Certain cerebrospinal fluid biomarkers may help differentiate Parkinson’s disease from other causes of parkinsonism and also predict which patients will later develop Parkinson’s-related dementia, according to a report published online Aug. 10 in JAMA Neurology.

In a prospective, population-based, longitudinal study, Dr. David C. Bäckström of Umeå (Sweden) University and his coinvestigators examined several biomarkers in cerebrospinal fluid (CSF) samples from 128 patients with new-onset, treatment-naive parkinsonism who resided in a defined geographic area of Sweden. These patients agreed to CSF collection by lumbar puncture at baseline, and some agreed to serial sampling. All were followed yearly for 5-9 years, undergoing periodic comprehensive neuropsychological testing. At their most recent follow-up visit, 104 of these participants had been diagnosed as having Parkinson’s disease, 11 as having multiple system atrophy, and 13 as having progressive supranuclear palsy. For reference, CSF samples were also obtained from 30 demographically similar but neurologically healthy control subjects.

High levels of neurofilament light chain protein (NFL) together with low levels of amyloid-beta1-42 distinguished progressive supranuclear palsy from PD at baseline as well as 1 year later, after patients had been receiving dopaminergic therapy for months. Even elevated NFL alone was useful for differentiating progressive supranuclear palsy from PD: A baseline NFL exceeding 2,020 ng/L had a sensitivity of 75% and a specificity of 83% in distinguishing the two disorders. If measured over time, the tendency of NFL to gradually increase in progressive supranuclear palsy was even more indicative: At 1 year, an NFL exceeding 2,916 ng/L had a sensitivity of 89% and a specificity of 93% for identifying progressive supranuclear palsy. However, CSF samples at baseline or could not distinguish multiple system atrophy from Parkinson’s disease.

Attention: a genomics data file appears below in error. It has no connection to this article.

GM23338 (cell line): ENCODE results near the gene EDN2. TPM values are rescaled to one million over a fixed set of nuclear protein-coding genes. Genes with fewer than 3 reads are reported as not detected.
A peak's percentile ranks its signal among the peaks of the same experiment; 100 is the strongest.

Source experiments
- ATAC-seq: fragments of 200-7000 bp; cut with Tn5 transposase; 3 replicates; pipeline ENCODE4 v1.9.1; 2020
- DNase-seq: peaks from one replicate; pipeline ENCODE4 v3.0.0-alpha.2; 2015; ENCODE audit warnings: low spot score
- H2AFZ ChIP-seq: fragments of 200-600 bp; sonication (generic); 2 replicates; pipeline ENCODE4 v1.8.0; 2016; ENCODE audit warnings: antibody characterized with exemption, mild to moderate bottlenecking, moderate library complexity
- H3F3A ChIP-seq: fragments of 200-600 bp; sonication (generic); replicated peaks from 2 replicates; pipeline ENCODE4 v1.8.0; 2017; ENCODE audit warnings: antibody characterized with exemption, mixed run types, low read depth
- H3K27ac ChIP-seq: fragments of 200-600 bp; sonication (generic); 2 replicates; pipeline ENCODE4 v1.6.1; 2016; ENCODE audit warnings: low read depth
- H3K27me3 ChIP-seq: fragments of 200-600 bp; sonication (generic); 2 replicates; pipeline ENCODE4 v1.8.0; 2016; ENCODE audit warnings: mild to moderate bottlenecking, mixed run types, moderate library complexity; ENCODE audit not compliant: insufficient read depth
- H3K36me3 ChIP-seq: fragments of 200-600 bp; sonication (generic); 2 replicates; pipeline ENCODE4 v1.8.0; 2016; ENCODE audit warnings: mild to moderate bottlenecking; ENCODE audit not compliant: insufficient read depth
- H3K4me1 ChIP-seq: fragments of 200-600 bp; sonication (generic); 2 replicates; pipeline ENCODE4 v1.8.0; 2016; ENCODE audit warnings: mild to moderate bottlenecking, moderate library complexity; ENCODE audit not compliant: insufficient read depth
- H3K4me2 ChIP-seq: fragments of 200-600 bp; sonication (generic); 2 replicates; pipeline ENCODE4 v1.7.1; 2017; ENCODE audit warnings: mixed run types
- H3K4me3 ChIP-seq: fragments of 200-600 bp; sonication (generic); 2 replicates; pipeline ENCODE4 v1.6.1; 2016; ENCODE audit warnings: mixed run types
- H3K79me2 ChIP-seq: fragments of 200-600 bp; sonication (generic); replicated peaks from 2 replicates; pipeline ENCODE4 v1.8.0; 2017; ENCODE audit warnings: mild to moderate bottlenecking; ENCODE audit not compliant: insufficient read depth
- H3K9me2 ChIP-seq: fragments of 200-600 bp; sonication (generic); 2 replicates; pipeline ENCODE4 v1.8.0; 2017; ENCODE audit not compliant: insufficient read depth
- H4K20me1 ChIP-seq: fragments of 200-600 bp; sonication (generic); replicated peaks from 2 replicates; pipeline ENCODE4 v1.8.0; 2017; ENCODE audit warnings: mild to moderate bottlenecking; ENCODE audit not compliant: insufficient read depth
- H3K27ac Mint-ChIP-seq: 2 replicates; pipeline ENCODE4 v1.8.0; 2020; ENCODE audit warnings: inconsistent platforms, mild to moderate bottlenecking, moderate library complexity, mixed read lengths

In addition, an early pattern of high NFL, low amyloid-beta1-42, and high heart fatty-acid-binding protein (HFABP) predicted the later onset of PD-related dementia with 90% sensitivity and 71% specificity. Patients whose baseline NFL exceeded 1,100 ng/L, whose amyloid-beta1-42 was less than 626 ng/L, and whose HFABP exceeded 500 ng/L were, respectively, at 2.6, 2.8, and 2.8 times higher risk of future PD-related dementia than were other patients with parkinsonism. And low amyloid-beta1-42 alone predicted PD-related dementia for up to 9 years after initial presentation of parkinsonism, Dr. Bäckström and his associates said (JAMA Neurol. 2015 Aug 10. doi:10.1001/jamaneurol.2015.1449).

Taken together, these findings suggest that CSF testing can be clinically useful to differentiate PD from other disorders and as a presymptomatic screening tool for PD-related dementia, they added.

In contrast, other CSF biomarkers examined in this study, including total tau, phosphorylated tau, and alpha-synuclein, were not helpful in identifying PD or predicting PD-related dementia.

The Swedish Medical Research Council, Erling Persson Foundation, Parkinson Foundation in Sweden, Umeå University, Västerbotten County Council, King Gustaf V and Queen Victoria Freemason Foundation, Swedish Parkinson Foundation, Kempe Foundation, and Swedish Parkinson’s Disease Association funded the study. Dr. Bäckström reported having no conflicts of interest. One of his associates reported ties to numerous pharmaceutical companies.